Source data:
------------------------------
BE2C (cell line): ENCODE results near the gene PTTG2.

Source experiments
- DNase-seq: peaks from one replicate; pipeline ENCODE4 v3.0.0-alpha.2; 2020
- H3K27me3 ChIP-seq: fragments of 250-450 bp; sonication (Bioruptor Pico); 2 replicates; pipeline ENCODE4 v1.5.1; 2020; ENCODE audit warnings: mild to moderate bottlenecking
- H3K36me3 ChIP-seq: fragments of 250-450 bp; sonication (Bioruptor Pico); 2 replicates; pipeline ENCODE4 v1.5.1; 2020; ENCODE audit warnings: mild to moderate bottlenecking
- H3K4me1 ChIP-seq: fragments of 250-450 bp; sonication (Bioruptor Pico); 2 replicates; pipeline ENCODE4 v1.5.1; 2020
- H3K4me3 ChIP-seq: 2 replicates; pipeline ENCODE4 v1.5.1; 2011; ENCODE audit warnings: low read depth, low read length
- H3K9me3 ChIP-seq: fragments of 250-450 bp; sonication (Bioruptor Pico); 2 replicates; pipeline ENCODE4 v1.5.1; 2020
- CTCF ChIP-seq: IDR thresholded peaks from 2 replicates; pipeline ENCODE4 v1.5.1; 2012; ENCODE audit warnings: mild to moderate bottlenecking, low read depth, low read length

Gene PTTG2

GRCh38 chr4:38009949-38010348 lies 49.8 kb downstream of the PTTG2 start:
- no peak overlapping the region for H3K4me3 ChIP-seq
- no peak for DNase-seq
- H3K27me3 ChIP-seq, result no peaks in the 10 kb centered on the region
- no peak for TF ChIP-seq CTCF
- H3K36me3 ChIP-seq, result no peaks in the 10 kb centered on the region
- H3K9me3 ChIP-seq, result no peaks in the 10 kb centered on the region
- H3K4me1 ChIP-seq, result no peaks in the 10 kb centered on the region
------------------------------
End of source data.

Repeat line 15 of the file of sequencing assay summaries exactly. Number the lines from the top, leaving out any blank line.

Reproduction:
- no peak for TF ChIP-seq CTCF